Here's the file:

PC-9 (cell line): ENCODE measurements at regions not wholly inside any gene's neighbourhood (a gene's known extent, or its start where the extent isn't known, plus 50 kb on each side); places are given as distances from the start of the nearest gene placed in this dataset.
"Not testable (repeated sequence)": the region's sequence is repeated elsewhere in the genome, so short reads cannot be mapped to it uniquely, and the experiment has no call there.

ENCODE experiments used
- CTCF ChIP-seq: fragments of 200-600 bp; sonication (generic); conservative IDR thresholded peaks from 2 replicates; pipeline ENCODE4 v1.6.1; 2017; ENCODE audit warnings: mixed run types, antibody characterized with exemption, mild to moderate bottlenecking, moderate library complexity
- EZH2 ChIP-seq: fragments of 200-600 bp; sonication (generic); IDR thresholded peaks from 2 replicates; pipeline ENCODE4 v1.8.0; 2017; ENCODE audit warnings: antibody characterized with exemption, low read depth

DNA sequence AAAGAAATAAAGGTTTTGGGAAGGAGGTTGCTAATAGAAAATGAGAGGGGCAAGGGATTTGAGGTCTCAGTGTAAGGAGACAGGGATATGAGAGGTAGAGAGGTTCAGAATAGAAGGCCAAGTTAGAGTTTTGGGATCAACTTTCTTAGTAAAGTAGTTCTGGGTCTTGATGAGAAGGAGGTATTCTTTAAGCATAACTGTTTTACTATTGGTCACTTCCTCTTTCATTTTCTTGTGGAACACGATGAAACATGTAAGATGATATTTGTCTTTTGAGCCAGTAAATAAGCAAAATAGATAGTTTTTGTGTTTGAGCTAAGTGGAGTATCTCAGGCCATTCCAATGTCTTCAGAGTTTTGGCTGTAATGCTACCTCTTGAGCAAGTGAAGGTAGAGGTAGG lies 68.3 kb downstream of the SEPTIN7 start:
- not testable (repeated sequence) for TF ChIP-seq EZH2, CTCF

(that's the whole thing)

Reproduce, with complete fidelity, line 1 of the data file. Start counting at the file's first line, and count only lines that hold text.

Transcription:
PC-9 (cell line): ENCODE measurements at regions not wholly inside any gene's neighbourhood (a gene's known extent, or its start where the extent isn't known, plus 50 kb on each side); places are given as distances from the start of the nearest gene placed in this dataset.